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Oct. 25, 2018 / 8:40 PM GMT
By Maggie Fox
The Centers for Disease Control and Prevention says it doesn’t know what’s causing a sudden rise in cases of a frightening, polio-like condition that leaves children paralyzed or with weakened limbs.
The No. 1 suspect had been a virus called enterovirus D68, or EV-D68. In 2014, a wave of cases of acute flaccid myelitis coincided with outbreaks of EV-D68 across the country.
But the CDC says it has not consistently found EV-D68 in confirmed cases since then. Officials say they’re looking at a range of possible causes.
However, doctors who have been studying children affected by acute flaccid myelitis say they have gathered a growing body of evidence that EV-D68 is the main cause, and that the virus may have changed in recent years in ways that make the paralyzing side-effects more likely.
They’ve documented an increase in cases of EV-D68 surrounding outbreaks of acute flaccid myelitis. Experiments have also shown that EV-D68 can invade nerve tissue, including the spine, and there’s also evidence of genetic changes in the virus itself.
A team of academic researchers have formed their own network to try to determine why a very few children develop the paralyzing syndrome from a virus that is harmless in more than 99 percent of those it infects.
“It’s puzzling that four years later CDC has not confirmed the etiology of these cases,” said Dr. Ali Khan, dean of the Department of Epidemiology at the University of Nebraska Medical Center.
“Continuing to frame this as a mystery after so many years doesn’t do the public health any justice,” added Khan, a former director of CDC’s Office of Public Health Preparedness and Response.
State health departments have reported at least 155 possible cases of acute flaccid myelitis to the CDC this year, and the agency says it has confirmed 62 of them. Other cases may also be related to viral infection, but they don’t have the same precise symptoms of acute flaccid myelitis, which include sudden onset and specific damage to the spinal cord.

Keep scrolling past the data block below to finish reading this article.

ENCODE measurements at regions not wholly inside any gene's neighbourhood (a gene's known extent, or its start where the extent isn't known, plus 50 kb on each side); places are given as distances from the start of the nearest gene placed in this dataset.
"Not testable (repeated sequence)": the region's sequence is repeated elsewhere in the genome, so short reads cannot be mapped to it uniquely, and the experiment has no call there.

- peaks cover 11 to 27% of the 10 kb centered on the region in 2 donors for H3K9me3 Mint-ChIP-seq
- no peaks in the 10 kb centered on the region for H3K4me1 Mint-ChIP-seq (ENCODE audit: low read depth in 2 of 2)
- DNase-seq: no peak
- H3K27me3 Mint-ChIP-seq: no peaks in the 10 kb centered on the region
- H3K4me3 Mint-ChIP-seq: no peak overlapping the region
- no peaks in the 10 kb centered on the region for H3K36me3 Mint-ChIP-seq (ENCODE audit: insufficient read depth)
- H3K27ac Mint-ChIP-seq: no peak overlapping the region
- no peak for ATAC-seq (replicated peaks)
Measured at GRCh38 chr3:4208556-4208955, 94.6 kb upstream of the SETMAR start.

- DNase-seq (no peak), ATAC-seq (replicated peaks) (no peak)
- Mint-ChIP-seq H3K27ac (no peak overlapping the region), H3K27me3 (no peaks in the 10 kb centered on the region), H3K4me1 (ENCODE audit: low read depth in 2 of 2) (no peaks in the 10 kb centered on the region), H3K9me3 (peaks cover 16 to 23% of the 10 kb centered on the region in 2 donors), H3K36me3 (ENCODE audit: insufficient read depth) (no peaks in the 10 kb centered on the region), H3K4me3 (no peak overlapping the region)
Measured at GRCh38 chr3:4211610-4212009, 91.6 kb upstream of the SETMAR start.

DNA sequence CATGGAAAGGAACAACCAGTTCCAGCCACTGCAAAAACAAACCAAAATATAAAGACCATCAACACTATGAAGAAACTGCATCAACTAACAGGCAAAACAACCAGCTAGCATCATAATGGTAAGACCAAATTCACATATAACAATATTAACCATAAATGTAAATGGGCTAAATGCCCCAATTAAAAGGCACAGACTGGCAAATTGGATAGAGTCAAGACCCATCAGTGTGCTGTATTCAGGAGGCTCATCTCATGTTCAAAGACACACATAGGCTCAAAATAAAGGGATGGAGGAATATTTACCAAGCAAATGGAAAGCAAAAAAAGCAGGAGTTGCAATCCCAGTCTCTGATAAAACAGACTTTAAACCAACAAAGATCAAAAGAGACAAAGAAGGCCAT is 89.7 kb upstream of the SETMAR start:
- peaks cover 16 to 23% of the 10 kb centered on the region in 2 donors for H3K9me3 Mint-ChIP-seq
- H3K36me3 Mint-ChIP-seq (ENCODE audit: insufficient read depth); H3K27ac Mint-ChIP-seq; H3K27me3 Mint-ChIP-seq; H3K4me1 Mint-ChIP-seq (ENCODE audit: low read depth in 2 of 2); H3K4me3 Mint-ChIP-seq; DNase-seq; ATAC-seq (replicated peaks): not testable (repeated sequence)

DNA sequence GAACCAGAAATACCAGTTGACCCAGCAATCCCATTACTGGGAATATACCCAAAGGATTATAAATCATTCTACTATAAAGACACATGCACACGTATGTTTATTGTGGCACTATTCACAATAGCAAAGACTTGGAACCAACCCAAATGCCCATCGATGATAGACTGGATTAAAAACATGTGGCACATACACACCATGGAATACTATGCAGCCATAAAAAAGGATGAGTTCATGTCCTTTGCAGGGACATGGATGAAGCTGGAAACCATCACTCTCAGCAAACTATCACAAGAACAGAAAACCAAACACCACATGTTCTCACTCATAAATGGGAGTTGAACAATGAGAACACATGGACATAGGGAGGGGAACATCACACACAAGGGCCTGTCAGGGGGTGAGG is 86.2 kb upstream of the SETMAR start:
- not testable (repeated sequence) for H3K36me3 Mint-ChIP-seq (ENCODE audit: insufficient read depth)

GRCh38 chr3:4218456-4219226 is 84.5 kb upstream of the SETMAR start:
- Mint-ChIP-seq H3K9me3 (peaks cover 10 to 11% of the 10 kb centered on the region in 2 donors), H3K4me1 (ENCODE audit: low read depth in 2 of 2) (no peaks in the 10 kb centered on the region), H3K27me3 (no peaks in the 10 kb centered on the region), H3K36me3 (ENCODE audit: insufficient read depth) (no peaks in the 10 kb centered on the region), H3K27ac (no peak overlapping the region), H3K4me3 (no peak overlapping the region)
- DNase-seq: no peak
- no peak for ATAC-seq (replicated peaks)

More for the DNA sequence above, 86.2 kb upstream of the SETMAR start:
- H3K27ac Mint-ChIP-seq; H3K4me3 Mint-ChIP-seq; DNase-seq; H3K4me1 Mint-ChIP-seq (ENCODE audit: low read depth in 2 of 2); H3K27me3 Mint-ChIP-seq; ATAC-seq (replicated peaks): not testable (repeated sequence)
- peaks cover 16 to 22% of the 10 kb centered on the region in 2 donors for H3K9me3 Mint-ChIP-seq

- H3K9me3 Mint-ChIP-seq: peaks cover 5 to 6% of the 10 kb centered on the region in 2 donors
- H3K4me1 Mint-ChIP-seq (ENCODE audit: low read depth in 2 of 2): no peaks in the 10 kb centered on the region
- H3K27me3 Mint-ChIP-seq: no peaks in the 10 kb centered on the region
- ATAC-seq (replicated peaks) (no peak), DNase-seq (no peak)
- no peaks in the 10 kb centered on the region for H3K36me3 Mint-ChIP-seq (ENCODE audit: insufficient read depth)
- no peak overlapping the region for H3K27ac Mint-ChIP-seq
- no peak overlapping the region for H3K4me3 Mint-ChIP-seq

What’s clear to the doctors who have treated many of the cases is that some virus is responsible, and that most cases are likely due to EV-D68.
“I think we are seeing the emergence of a new polio-like paralytic disease. Its pattern and most of the evidence that we have suggests that it is likely a virally caused disease,” Dr. Ken Tyler, a neurologist at the University of Colorado School of Medicine, told NBC News.
“I think the leading candidate is enteroviruses in general and EV-D68 in particular.”
Many different viruses circulate all at the same time, and one strain will be common one season and another strain the next.
Increases in cases of acute flaccid myelitis were documented in 2014, 2016 and now in 2018. The CDC said there’s not much evidence that EV-D68 cases also increased in 2016.
But Dr. Gregory Storch of Washington University in St. Louis and colleagues found an outbreak of EV-D68 in their region in 2016 that they said would have been missed if they had not actively looked for it in samples from children turning up in the St. Louis Children’s Hospital with respiratory symptoms.